Fermilab is known for cutting-edge experiments, particle physics research—and an adorable herd of bison. On April 26, baby bison season officially began at the lab.
The first calf of the year was born in the morning, and both mother and baby are doing well.
Fermilab is expecting between 16 and 18 new calves this spring.
Robert Wilson, Fermilab’s first director, established the bison herd in 1969 as a symbol of the history of the Midwestern prairie and the laboratory’s pioneering research at the frontiers of particle physics.
A herd of bison is a natural fit for a laboratory surrounded by nature.
Fermilab hosts nearly 1,000 acres of reconstructed tallgrass prairie, as well as remnant oak savannas, marshes and forests.
Currently, the herd comprises 32 bison — 30 females and two bulls.
The bulls are changed periodically to maintain the herd’s health and genetic diversity.
The American bison nearly went extinct in the 19th century.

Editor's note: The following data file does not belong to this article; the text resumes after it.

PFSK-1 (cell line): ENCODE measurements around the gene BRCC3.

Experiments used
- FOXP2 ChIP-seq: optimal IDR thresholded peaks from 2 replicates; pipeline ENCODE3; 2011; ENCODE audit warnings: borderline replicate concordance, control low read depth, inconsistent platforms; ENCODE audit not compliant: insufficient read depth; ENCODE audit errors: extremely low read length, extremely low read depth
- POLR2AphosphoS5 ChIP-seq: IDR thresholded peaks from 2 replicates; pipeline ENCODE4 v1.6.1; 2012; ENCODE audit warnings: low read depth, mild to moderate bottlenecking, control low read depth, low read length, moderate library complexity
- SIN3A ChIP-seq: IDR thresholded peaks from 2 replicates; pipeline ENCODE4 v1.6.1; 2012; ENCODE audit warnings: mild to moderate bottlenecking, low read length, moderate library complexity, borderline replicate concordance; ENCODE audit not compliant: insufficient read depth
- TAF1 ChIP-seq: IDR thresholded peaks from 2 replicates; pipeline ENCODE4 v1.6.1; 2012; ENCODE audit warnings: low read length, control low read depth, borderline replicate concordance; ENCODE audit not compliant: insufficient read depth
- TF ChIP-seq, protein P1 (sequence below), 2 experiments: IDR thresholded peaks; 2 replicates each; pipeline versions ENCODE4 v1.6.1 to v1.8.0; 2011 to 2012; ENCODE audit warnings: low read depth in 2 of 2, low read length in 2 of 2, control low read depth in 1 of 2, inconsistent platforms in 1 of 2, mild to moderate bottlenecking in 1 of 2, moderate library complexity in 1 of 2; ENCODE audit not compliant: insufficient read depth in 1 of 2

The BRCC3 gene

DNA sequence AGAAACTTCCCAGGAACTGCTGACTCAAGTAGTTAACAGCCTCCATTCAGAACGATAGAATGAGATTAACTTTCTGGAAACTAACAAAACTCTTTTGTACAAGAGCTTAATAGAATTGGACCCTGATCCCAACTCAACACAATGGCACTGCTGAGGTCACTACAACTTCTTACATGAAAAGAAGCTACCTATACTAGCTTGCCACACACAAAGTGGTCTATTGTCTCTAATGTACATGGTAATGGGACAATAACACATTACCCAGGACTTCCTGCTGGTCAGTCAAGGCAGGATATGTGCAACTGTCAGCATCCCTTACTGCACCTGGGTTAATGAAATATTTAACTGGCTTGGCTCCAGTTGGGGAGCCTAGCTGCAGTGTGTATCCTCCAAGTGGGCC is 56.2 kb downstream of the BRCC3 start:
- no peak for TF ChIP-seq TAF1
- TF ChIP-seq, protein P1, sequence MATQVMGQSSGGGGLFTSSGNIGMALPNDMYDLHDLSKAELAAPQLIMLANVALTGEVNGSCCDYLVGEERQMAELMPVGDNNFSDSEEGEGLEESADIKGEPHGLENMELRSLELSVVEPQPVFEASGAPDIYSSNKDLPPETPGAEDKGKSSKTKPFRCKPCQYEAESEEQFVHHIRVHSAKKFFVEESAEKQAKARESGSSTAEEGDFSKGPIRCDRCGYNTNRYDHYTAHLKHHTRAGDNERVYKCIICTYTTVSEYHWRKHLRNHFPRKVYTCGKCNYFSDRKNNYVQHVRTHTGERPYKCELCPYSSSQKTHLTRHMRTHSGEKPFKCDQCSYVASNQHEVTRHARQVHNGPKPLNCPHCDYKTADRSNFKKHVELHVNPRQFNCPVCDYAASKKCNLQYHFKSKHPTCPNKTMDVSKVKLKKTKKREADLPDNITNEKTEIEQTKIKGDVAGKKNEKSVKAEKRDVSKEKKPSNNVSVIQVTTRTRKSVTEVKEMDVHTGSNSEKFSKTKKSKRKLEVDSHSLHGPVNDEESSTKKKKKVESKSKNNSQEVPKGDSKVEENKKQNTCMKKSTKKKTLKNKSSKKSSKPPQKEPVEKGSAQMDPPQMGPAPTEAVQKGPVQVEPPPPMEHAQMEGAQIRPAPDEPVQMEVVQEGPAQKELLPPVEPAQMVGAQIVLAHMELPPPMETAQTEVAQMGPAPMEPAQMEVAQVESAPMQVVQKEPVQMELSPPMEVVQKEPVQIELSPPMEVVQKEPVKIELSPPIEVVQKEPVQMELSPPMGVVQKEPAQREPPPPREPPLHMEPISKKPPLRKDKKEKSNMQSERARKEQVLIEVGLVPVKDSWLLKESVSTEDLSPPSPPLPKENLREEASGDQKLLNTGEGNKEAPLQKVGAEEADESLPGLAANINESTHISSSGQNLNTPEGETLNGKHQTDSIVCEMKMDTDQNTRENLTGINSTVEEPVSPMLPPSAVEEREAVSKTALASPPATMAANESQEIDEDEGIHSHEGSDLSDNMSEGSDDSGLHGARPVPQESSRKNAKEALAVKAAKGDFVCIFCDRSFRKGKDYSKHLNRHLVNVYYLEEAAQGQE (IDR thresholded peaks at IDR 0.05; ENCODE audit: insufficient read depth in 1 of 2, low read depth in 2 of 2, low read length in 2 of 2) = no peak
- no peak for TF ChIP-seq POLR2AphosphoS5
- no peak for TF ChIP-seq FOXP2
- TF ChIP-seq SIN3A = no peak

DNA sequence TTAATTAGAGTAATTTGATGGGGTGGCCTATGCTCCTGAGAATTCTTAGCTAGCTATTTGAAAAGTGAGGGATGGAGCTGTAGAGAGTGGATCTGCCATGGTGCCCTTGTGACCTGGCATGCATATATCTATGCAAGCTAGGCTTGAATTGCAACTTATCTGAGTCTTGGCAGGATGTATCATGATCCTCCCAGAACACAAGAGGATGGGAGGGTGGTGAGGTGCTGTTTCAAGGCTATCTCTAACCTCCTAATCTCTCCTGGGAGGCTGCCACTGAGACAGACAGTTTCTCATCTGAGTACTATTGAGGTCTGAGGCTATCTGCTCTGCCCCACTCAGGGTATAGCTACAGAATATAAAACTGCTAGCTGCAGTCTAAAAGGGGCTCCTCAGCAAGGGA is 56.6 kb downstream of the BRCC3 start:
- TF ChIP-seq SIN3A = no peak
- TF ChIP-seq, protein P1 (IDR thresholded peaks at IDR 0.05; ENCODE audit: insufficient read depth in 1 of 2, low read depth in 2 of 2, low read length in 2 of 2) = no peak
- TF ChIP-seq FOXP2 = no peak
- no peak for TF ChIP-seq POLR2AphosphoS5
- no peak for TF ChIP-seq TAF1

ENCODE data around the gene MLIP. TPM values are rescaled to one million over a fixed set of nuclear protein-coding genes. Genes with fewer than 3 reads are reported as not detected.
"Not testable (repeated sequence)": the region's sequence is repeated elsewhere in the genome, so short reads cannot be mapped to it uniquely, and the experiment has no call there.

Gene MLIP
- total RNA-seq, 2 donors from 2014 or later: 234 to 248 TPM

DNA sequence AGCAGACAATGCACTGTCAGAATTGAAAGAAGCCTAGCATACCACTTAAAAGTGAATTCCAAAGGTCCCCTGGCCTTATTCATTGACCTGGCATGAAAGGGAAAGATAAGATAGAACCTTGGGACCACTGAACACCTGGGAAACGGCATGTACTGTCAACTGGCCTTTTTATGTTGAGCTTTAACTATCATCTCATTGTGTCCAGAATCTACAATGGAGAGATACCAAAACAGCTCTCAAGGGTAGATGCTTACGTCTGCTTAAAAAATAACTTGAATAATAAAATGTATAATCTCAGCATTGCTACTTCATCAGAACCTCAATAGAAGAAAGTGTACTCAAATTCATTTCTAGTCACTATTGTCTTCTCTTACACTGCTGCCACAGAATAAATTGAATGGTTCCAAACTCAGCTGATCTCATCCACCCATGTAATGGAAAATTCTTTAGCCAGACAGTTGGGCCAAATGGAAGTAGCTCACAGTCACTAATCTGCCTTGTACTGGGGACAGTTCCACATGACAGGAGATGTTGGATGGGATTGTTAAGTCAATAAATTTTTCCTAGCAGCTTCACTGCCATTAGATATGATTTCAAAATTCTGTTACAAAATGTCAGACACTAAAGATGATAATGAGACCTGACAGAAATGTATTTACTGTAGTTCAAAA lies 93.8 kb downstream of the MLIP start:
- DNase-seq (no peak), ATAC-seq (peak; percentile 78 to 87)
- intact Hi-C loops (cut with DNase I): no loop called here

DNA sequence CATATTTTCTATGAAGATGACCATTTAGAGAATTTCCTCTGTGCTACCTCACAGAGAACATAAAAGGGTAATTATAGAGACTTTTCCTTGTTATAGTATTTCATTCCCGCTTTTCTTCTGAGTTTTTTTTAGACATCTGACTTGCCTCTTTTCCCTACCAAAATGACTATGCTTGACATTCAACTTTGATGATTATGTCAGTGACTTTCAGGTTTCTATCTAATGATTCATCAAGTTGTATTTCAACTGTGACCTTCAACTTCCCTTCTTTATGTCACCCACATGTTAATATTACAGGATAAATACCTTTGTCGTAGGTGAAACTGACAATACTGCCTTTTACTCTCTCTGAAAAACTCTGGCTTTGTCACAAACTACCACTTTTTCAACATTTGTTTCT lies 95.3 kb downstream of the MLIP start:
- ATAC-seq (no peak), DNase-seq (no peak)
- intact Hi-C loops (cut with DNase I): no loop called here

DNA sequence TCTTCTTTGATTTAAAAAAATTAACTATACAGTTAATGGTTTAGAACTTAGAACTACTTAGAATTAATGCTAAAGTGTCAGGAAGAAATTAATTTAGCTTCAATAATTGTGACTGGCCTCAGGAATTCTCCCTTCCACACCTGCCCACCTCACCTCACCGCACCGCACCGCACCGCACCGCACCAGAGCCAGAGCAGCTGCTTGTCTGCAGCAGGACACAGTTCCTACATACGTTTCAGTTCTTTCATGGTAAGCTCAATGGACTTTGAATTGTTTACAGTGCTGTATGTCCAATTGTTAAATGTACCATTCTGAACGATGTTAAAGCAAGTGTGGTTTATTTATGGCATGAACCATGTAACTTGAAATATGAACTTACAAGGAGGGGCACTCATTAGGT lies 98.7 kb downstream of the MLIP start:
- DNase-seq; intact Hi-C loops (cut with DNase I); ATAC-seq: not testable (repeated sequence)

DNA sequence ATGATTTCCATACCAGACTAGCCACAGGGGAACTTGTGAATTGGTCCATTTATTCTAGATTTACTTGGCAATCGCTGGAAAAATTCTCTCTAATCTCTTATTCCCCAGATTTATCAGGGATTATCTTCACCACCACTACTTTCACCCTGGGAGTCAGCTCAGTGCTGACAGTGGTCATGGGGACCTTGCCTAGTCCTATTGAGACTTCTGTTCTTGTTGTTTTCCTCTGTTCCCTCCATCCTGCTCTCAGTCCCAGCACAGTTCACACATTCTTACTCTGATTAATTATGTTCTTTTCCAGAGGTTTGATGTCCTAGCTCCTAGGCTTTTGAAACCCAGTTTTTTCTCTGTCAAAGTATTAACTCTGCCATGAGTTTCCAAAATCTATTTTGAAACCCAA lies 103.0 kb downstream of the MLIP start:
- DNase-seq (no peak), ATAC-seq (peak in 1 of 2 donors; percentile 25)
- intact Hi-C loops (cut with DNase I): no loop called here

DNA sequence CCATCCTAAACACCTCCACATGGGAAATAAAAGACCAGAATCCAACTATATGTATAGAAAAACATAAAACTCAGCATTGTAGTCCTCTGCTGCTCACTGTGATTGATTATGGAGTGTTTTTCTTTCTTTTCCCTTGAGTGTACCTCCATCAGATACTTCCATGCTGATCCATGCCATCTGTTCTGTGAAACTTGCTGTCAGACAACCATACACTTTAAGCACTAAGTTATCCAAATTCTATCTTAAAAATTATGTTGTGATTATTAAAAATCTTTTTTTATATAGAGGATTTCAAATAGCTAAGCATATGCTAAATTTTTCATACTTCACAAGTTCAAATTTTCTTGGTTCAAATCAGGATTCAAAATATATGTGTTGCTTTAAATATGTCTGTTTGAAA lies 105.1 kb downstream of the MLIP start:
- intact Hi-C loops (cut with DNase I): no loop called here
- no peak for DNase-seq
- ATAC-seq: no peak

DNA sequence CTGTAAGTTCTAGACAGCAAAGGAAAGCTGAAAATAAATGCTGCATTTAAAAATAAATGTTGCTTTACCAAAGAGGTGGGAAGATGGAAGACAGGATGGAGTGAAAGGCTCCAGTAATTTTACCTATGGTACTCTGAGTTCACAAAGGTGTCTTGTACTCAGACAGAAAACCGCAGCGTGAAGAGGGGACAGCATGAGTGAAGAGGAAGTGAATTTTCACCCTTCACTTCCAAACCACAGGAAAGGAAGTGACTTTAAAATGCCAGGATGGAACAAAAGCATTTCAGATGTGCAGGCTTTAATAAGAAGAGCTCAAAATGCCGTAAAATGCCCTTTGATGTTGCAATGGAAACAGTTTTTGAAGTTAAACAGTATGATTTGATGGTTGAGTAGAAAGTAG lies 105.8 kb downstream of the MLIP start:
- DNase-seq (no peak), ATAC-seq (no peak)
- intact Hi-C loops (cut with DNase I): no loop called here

Thanks to conservation efforts, it is no longer an endangered species, but conservation of the bison genome is still a federally recognized priority.
Fermilab has confirmed through genetic testing that the laboratory’s herd shows no evidence of cattle gene mixing.
Farmers during the early settlement era would breed bison with cattle to create more tame bison or hardier cattle.
Fermilab’s bison are descendants of the few hundred wild bison that were never crossed with cattle.
To learn more about Fermilab’s bison herd, please visit the section on wildlife at Fermilab on our website.
The entire Fermilab site in Batavia is closed to the general public at this time, so visits to view the bison are not currently possible. Updates will be posted on the Visit Fermilab webpage.